Two thirds of the parasha are the story of the “spies” and the consequences of that disaster:
And that moves immediately into the rebellions of קרח, דתן ואבירם and און. For דתן ואבירם, at least, this was a response to the 40-year decree:
But before the Torah goes on with the narrative, there is פרק טו, a series of five halachot that are out of place here in ספר במדבר.
The law of wine and flour offerings with every personal sacrifice is new; we’ve only seen them with the קרבן תמיד so far:
This law is completely new; all previous תרומות have been from produce, not completed products.
I like this because Rashi brings an old French word that I can actually recognize:
###3. Korban Chatat
There’s a whole list of varieties of קרבנות חטאת for שוגגים. The problem is that this is not new; there’s a similar list in ויקרא:
But the details of the קרבנות are different. חז״ל say the difference is in the wording: כל המצות האלה vs. מאחת מהנה:
###4. Death Penalty for Violating Shabbat
This is the only paragraph of the set that is tied to a narrative, illustrating a principle in the Torah, that laws are tied to stories whenever possible:
The fact that חילול שבת is punishable by death has been presented before, but the exact punishment is new here.
This is also a new law. We know it well, from קריאת שמע.
The question is, what are these laws doing here? There are four possibilities:
It’s just random. The Torah was written by shuffling a bunch of sheets of paper together.
These laws are part of the narrative. They are new, given to בני ישראל in response to the sin of the spies.
The laws are part of the narrative. They are laws that had always been part of Halacha, but were taught (or re-taught) to בני ישראל in response to the sin of the spies.
The laws are not part of the narrative. They are included here for the reader (us) because they are thematically linked to the sin of the spies.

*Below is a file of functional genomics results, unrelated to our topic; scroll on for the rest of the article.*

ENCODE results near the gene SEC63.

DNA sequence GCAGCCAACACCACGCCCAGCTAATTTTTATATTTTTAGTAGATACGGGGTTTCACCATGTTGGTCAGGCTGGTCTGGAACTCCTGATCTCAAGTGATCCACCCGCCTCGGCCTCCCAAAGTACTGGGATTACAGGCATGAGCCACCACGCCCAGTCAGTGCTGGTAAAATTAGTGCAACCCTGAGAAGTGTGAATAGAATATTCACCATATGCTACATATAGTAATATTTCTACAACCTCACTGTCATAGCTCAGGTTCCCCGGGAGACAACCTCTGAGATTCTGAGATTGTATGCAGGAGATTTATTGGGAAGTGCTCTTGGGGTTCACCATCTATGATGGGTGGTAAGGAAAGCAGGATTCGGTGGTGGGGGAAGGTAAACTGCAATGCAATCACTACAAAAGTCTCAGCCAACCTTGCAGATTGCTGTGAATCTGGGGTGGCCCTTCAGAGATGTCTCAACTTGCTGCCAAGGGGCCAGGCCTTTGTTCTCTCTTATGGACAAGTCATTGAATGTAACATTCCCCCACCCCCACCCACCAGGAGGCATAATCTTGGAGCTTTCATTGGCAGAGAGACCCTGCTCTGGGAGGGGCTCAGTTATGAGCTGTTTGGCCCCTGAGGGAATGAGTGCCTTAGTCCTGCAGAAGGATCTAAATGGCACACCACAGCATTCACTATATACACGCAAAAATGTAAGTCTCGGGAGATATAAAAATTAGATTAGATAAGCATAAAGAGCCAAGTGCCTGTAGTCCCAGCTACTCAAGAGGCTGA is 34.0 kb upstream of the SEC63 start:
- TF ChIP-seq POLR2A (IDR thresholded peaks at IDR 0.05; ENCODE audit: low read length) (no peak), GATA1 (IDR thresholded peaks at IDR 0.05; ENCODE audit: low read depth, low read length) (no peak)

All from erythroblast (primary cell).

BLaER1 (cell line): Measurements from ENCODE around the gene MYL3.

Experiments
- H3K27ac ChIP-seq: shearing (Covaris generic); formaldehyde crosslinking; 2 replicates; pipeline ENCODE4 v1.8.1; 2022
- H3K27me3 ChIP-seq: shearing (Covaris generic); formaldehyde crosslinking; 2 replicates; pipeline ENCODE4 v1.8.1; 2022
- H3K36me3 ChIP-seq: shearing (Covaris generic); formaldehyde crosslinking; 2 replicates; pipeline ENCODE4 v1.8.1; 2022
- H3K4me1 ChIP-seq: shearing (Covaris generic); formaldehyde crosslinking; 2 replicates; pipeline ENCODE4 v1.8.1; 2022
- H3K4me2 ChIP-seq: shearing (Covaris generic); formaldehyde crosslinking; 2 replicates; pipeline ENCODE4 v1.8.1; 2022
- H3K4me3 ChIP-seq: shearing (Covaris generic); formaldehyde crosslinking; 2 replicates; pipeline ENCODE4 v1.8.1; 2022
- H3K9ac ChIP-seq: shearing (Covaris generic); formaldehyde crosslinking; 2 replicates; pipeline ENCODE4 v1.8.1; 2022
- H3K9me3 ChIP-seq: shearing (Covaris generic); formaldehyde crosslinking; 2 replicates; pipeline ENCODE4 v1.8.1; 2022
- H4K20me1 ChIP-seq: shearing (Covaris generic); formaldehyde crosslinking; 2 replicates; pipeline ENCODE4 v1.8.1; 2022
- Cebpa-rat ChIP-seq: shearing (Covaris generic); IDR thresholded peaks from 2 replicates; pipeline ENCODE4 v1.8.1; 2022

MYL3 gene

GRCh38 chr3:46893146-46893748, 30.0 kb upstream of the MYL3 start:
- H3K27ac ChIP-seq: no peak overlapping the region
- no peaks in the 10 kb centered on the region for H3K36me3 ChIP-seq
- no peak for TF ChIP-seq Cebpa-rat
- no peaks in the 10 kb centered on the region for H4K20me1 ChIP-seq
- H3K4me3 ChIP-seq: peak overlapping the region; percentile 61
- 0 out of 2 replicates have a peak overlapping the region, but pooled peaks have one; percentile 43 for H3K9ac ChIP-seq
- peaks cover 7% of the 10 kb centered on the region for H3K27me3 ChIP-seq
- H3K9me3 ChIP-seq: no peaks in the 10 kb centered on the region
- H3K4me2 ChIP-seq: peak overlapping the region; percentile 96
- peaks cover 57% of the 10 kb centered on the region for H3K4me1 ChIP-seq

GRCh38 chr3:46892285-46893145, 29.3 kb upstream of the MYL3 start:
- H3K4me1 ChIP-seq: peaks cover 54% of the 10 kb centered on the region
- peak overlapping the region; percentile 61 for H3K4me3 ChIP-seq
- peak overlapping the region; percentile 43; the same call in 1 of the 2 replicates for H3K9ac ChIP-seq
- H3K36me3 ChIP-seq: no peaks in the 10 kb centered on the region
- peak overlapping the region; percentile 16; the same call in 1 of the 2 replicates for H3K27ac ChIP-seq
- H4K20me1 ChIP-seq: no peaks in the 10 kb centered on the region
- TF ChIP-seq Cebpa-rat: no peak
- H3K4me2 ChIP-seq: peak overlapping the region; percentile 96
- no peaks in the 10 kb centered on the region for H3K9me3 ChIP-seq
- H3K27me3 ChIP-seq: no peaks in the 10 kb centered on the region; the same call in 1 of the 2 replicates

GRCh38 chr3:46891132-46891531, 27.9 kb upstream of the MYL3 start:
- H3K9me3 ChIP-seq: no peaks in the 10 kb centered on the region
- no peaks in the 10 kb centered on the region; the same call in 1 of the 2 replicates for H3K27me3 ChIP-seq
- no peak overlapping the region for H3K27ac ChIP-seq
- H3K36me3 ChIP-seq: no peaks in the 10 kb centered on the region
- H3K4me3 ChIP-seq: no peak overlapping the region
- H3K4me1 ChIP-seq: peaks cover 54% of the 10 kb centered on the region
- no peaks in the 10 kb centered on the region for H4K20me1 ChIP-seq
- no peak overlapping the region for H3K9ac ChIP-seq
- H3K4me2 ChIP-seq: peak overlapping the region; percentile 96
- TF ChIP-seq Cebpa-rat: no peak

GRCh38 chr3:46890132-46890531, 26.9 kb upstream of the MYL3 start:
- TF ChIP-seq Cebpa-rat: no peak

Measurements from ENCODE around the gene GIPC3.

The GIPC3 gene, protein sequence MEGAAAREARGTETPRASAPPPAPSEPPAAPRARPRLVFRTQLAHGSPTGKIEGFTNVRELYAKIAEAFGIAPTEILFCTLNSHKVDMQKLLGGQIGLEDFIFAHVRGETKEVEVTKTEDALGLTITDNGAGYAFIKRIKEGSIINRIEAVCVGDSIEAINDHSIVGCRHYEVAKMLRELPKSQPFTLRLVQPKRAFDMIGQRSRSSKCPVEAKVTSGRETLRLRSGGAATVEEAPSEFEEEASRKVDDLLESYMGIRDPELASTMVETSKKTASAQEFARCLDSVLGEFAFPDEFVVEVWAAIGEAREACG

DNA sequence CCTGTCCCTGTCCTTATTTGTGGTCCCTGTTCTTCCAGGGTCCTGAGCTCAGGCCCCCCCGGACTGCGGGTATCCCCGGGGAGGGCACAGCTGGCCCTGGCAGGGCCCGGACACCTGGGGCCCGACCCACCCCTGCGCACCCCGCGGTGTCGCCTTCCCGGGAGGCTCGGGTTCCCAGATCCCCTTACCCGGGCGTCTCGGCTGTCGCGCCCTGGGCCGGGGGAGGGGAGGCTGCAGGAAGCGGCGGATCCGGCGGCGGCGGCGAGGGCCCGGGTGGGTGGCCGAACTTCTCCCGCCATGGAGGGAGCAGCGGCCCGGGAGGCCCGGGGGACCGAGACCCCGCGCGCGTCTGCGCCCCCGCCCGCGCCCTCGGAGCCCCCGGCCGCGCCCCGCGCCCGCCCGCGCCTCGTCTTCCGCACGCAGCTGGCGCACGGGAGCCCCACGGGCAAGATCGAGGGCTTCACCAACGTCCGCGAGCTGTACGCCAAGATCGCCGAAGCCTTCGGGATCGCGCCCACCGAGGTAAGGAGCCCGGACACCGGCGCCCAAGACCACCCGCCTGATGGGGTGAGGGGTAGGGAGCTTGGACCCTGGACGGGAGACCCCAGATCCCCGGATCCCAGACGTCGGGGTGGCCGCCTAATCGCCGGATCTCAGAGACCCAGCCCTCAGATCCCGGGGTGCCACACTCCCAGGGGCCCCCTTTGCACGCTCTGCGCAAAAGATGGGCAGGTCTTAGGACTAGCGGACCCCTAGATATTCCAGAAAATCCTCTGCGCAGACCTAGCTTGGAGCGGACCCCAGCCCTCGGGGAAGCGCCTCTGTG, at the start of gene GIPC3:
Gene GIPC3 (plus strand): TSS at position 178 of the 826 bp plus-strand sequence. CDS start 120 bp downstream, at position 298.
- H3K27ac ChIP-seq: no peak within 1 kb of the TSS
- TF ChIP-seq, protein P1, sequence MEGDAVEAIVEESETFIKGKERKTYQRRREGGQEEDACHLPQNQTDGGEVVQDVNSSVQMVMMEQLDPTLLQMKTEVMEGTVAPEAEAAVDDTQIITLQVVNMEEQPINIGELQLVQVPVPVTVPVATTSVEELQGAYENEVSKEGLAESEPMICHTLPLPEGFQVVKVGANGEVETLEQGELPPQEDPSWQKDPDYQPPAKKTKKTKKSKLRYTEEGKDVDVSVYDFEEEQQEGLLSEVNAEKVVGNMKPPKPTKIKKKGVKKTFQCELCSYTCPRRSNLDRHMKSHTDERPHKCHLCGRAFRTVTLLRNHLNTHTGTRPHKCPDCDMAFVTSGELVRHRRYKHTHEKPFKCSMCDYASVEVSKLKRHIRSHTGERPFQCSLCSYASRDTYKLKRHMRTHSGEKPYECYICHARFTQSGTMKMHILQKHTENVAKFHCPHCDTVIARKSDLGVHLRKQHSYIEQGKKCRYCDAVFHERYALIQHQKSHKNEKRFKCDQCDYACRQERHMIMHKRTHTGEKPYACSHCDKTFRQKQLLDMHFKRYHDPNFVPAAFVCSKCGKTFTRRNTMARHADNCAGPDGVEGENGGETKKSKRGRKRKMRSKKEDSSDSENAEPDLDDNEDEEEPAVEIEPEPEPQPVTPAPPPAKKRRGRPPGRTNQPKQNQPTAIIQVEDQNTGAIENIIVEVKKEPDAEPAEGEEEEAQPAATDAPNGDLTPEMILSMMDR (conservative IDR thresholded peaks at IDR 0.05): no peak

I’m going to ignore option 1. I don’t think options 3 and 4 can be distinguished (both imply that the laws were not given in response to the spies, but need to be learned that way). Option 2 is a radical idea that we have discussed before as the opinion of the Sforno:
But Rashi says all the laws of the Torah were taught to Moshe at Sinai:
So why list them here?
Presumably, they are connected to the narrative in some way. The easiest to understand is the last, ציצית. Note that the spies are never called מרגלים, but תיירים, ”tourists“. The “spies” were more on a fact-finding mission than a secret military campaign:
And ציצית are there to remind you not to be a תייר:
ציצית are the antidote to the האנשים אשר שלח משה לתור את הארץ, to keep you from seeing without thinking.
But the others? The libations and challah are unique mitzvot in that they only apply after the arrival in ארץ ישראל. Learning them now is a way of consoling בני ישראל:
The message is “don’t lose hope in the land of Israel”.
The laws of שוגג לעבודה זרה are also a response to the despair of בני ישראל:
This is a response to בני ישראל; just because ה׳ has punished them does not mean the ברית is ended. The relationship still exists.
The message is “don’t lose faith in the G-d of Israel”.
What about the מקשש עצים? It starts with a narrative, so the incident may have actually taken place at this time:
But Sifrei (and Rashi) says it was much earlier:
Rashi says the connection is between שבת and עבודה זרה, as “שקולות ככל המצות”.
But I would propose that this is a third response to the despair of בני ישראל. The death penalty for violating Shabbat is because it is an אות of who the Jews are and what they can be:
Ahad Ha’am was the father of ״cultural Zionism״׃ He was irreligious, but felt that the Jews needed Judaism as much as they needed a Jewish state. In 1898, he published a Hebrew essay called “Shabbat v’Tziyonut”:
So too here: by learning these laws now, the Torah is telling the people: even if you feel no connection to G-d and no connection to the land, you still have שבת. Don’t lose the connection to the Jewish people.